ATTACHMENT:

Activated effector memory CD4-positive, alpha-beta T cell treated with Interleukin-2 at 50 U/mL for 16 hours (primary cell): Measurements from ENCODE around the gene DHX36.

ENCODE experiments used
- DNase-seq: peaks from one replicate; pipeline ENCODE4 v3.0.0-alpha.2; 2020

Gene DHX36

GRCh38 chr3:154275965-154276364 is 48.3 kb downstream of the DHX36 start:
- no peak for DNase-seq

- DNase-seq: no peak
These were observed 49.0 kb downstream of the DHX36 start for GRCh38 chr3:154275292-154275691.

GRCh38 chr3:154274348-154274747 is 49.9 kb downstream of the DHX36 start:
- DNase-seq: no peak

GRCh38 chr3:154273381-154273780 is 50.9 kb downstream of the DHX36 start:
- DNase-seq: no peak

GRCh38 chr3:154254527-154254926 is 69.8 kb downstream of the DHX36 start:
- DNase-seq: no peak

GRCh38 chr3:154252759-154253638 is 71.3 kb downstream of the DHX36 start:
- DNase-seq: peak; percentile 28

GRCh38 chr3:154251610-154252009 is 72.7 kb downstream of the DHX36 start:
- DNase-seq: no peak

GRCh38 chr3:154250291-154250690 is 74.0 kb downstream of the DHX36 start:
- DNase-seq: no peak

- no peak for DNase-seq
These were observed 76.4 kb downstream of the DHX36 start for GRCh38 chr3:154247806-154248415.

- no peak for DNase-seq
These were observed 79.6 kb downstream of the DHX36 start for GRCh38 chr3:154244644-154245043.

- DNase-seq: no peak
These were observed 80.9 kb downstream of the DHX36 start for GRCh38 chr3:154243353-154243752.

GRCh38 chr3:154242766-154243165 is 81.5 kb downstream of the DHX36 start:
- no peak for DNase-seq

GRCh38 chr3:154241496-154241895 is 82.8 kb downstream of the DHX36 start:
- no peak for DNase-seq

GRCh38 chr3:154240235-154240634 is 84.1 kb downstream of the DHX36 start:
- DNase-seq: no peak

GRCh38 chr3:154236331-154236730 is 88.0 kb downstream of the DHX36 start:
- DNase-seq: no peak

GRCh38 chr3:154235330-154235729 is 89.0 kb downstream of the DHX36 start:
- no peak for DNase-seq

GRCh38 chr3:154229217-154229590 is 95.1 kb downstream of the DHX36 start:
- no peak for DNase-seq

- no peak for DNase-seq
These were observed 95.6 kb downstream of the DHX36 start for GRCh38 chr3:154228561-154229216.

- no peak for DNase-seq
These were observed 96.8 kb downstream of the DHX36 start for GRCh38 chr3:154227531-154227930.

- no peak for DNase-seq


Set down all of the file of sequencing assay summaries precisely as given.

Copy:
Activated effector memory CD4-positive, alpha-beta T cell treated with Interleukin-2 at 50 U/mL for 16 hours (primary cell): Measurements from ENCODE around the gene DHX36.

ENCODE experiments used
- DNase-seq: peaks from one replicate; pipeline ENCODE4 v3.0.0-alpha.2; 2020

Gene DHX36

GRCh38 chr3:154275965-154276364 is 48.3 kb downstream of the DHX36 start:
- no peak for DNase-seq

- DNase-seq: no peak
These were observed 49.0 kb downstream of the DHX36 start for GRCh38 chr3:154275292-154275691.

GRCh38 chr3:154274348-154274747 is 49.9 kb downstream of the DHX36 start:
- DNase-seq: no peak

GRCh38 chr3:154273381-154273780 is 50.9 kb downstream of the DHX36 start:
- DNase-seq: no peak

GRCh38 chr3:154254527-154254926 is 69.8 kb downstream of the DHX36 start:
- DNase-seq: no peak

GRCh38 chr3:154252759-154253638 is 71.3 kb downstream of the DHX36 start:
- DNase-seq: peak; percentile 28

GRCh38 chr3:154251610-154252009 is 72.7 kb downstream of the DHX36 start:
- DNase-seq: no peak

GRCh38 chr3:154250291-154250690 is 74.0 kb downstream of the DHX36 start:
- DNase-seq: no peak

- no peak for DNase-seq
These were observed 76.4 kb downstream of the DHX36 start for GRCh38 chr3:154247806-154248415.

- no peak for DNase-seq
These were observed 79.6 kb downstream of the DHX36 start for GRCh38 chr3:154244644-154245043.

- DNase-seq: no peak
These were observed 80.9 kb downstream of the DHX36 start for GRCh38 chr3:154243353-154243752.

GRCh38 chr3:154242766-154243165 is 81.5 kb downstream of the DHX36 start:
- no peak for DNase-seq

GRCh38 chr3:154241496-154241895 is 82.8 kb downstream of the DHX36 start:
- no peak for DNase-seq

GRCh38 chr3:154240235-154240634 is 84.1 kb downstream of the DHX36 start:
- DNase-seq: no peak

GRCh38 chr3:154236331-154236730 is 88.0 kb downstream of the DHX36 start:
- DNase-seq: no peak

GRCh38 chr3:154235330-154235729 is 89.0 kb downstream of the DHX36 start:
- no peak for DNase-seq

GRCh38 chr3:154229217-154229590 is 95.1 kb downstream of the DHX36 start:
- no peak for DNase-seq

- no peak for DNase-seq
These were observed 95.6 kb downstream of the DHX36 start for GRCh38 chr3:154228561-154229216.

- no peak for DNase-seq
These were observed 96.8 kb downstream of the DHX36 start for GRCh38 chr3:154227531-154227930.

- no peak for DNase-seq